Mrs. Dunwoody: I am grateful to my right hon. Friend. Is it true that there are instances of France or other countries sending produce to this country marked with a red tractor, carrying wording that implies that the produce reaches the same standard without making it clear that it is not British? People want to buy British food, but we need an efficient system that enables them to identify it.

Mr. Brown: My understanding of the position is that the answer to my hon. Friend's question must be no. Although it would be possible for any supplier to this country to join the quality assurance mark scheme, it would not be proper for a non-member to use that mark and claim the quality assurance. The red tractor is a British quality assurance mark, not a point of origin mark. If people want to make a point of origin claim, it is perfectly lawful to do so. Suppliers from Germany, France, the United Kingdom and different parts of the United Kingdom can make a point of origin claim provided that it is truthful. They must comply with the trading standards legislation. Enforcement is a matter for the trading standards authorities, just as the lead agency on labelling is now the Food Standards Agency.

Mr. Christopher Gill (Ludlow) rose--

Mr. Brown: I had promised to give way to the hon. Member for West Aberdeenshire and Kincardine, but with the courtesy that is so common among Liberal Democrats, he allows me to take this intervention.

Mr. Gill: I am grateful to the Minister for giving way. Does he really think that it would be wrong to insist on mandatory country of origin labelling? Such labelling would allow the question asked by the hon. Member for

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Crewe and Nantwich (Mrs. Dunwoody) to be answered truthfully, and consumers could see exactly which country produce came from.

Mr. Brown: I believe that consumers have a right to know the origin of product as well a right to a factual description of product. Indeed, on the beef labelling scheme, European Union law is moving in that direction. I shall say more about that, but first I give way to the hon. Member for West Aberdeenshire and Kincardine.

Sir Robert Smith: I thank the Minister for giving way. He talks about the medium term, and mentioned marketplaces a while back. For farmers in countries outside the eurozone, what replacement for agrimonetary compensation does he think will develop to deal with the marketplace in the European Union?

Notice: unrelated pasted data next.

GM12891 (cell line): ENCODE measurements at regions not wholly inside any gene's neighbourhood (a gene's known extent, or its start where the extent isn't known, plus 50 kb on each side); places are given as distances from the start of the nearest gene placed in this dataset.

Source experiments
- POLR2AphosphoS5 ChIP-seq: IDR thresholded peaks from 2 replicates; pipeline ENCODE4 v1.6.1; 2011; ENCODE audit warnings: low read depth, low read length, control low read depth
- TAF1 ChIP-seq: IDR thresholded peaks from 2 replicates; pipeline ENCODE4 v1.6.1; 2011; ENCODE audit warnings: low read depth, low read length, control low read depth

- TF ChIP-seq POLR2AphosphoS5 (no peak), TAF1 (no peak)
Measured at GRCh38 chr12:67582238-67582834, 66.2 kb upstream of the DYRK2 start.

Mr. Brown: The development of the agrimonetary regime and the enlargement of the EU are both big questions, but the hon. Gentleman should focus on the fact that as more and more member states join a single currency--indeed, it is a condition of membership for the candidate countries that they will come into the single currency arrangements--the case for agrimonetary compensation, which is, after all, designed to compensate for currency movements, rather recedes. I would not have thought that the agrimonetary regime was among the many concerns that the candidate countries have, but I stand to be corrected.

Sir Robert Smith: The United Kingdom is outside the eurozone, and British farmers are concerned about what will happen to them in future as a result of currency fluctuations in the single market.

Mr. Brown: The point that I am trying to make to the hon. Gentleman is that we are not the only country concerned about that, but we are increasingly becoming the only country for which it is a substantial issue of interest. I cannot stand up today and announce a successor regime.

As the hon. Gentleman knows, the payments are made in tranches over three-year periods-- half the total money in the first year, a third in the second year, and a sixth in the third year. When the regime comes to an end, will there be successor arrangements? I cannot stand at the Dispatch Box and say that there will. I am pointing the hon. Gentleman to substantial factors in the international arrangements for the European Union that rather suggest the opposite.

I do not want to make a definitive statement now, as I am not in a position to do so. However, as I have said before, it would be wrong for British agriculture constantly to look to the supply side of the common agricultural policy, including the agrimonetary arrangements, for its future. The direction, I think, is very different.

We have clamped down on misleading country of origin labelling. It is illegal now to sell imported food as British just because it has been repacked or processed in the UK. As I said in reply to the intervention from my

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hon. Friend the Member for Crewe and Nantwich (Mrs. Dunwoody), trading standards officers have the power to undertake prosecutions.

Following the report of the Competition Commission, the Office of Fair Trading is working on a statutory code of practice for the major retailers, governing their relationships with suppliers. That will complement the voluntary code developed by the Institute of Grocery Distribution. I strongly encourage the industry to take that up. In part, that answers the hon. Member for Ribble Valley, who has moved to the Front Bench. It is good to see him there.